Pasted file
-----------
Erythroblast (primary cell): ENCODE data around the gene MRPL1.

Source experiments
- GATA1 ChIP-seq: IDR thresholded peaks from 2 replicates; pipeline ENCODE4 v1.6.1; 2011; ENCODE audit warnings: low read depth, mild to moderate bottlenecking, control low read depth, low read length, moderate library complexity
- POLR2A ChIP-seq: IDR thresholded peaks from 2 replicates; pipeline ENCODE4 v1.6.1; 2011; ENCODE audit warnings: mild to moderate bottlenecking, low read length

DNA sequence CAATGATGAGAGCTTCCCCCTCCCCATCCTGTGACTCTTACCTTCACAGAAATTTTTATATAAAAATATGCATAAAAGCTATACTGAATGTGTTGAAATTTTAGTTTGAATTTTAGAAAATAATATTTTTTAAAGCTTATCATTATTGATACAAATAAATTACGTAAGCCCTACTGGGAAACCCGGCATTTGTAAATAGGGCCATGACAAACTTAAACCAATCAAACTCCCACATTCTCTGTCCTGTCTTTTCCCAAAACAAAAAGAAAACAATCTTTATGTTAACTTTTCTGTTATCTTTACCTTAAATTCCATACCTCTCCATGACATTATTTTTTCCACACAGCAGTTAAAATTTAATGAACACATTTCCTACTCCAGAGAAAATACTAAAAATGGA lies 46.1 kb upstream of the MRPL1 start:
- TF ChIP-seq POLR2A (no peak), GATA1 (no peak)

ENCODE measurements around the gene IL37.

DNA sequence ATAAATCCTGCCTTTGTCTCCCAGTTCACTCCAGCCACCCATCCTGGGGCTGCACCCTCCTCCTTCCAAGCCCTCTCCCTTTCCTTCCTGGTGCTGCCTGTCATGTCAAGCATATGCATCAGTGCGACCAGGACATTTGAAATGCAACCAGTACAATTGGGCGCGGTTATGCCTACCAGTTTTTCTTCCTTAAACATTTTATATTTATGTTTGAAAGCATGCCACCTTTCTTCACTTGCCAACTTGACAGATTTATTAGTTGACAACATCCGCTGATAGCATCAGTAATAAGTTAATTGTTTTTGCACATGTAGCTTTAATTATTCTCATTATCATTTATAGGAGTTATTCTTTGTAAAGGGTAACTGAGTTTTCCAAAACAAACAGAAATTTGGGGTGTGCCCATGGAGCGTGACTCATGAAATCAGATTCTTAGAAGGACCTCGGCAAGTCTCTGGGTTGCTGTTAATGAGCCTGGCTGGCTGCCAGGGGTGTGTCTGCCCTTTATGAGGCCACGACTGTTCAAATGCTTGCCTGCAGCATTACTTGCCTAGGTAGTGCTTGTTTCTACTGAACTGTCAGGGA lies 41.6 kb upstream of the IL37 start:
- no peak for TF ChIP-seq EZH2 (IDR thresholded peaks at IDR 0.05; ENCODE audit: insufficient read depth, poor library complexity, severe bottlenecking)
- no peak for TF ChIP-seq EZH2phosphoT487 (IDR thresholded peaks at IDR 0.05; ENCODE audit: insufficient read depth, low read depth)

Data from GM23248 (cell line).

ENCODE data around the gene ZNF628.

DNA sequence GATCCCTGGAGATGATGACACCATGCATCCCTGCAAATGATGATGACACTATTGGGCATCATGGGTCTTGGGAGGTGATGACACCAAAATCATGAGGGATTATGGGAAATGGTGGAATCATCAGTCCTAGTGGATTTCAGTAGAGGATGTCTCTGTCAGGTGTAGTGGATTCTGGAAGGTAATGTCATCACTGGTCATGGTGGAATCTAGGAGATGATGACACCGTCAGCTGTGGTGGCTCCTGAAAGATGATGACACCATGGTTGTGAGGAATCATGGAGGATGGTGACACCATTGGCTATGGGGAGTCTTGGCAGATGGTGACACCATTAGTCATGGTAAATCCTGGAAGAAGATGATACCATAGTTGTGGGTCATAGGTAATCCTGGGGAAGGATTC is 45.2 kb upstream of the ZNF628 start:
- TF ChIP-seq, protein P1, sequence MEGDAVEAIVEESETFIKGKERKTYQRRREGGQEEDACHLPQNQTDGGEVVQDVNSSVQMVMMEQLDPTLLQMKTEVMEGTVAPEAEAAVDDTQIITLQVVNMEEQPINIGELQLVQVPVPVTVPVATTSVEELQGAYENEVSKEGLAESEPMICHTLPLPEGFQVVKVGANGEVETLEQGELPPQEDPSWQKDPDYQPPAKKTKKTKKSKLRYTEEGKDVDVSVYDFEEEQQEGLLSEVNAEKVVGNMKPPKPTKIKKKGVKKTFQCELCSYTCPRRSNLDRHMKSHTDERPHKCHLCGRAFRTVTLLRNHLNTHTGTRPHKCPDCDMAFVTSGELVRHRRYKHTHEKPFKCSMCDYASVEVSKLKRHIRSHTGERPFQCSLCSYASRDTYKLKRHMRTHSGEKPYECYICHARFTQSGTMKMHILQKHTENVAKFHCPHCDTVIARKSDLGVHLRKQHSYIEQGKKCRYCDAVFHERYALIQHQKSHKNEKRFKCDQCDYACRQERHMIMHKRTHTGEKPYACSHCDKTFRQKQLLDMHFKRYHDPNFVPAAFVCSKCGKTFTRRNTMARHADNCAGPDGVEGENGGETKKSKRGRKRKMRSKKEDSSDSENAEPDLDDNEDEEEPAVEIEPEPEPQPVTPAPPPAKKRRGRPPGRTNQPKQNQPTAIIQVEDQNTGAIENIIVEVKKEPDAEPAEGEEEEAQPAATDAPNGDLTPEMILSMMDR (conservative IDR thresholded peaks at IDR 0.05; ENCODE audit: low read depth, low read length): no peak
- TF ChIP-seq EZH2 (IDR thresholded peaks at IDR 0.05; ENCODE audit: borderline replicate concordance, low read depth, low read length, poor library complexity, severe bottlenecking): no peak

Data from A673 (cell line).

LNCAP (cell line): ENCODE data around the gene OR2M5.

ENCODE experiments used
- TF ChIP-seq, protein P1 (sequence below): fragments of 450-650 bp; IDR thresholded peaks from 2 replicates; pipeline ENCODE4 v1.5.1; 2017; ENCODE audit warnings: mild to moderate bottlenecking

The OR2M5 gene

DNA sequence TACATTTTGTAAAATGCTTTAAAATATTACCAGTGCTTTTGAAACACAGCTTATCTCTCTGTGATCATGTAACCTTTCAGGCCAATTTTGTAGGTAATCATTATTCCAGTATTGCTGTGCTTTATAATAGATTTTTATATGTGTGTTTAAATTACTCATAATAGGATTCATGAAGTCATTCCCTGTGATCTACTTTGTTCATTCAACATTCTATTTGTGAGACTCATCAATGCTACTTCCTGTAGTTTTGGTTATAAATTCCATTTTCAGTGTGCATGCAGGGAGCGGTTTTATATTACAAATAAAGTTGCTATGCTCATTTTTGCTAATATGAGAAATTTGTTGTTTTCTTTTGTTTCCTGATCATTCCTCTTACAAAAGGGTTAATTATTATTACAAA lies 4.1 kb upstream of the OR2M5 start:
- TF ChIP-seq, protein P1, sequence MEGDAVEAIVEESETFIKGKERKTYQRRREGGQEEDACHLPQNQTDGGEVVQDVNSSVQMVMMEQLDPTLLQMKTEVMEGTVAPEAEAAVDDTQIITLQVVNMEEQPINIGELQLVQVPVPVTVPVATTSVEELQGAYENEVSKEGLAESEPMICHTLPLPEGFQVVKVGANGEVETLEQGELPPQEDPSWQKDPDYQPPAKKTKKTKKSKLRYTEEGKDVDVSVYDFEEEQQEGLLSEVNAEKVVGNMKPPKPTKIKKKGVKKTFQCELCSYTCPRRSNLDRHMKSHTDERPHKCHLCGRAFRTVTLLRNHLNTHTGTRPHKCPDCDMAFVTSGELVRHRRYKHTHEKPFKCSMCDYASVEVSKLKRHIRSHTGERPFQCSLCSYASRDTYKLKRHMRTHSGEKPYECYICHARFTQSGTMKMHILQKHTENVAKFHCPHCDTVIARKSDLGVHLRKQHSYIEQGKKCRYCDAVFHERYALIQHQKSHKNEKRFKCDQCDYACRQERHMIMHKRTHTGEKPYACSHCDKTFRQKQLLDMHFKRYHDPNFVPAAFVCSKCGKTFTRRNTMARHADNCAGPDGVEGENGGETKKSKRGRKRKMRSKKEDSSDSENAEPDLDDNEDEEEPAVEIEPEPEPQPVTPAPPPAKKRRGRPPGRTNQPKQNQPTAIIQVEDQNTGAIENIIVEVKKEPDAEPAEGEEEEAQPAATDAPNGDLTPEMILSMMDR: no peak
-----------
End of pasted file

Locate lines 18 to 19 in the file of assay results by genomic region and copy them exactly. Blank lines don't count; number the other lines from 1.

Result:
ENCODE experiments used
- TF ChIP-seq, protein P1 (sequence below): fragments of 450-650 bp; IDR thresholded peaks from 2 replicates; pipeline ENCODE4 v1.5.1; 2017; ENCODE audit warnings: mild to moderate bottlenecking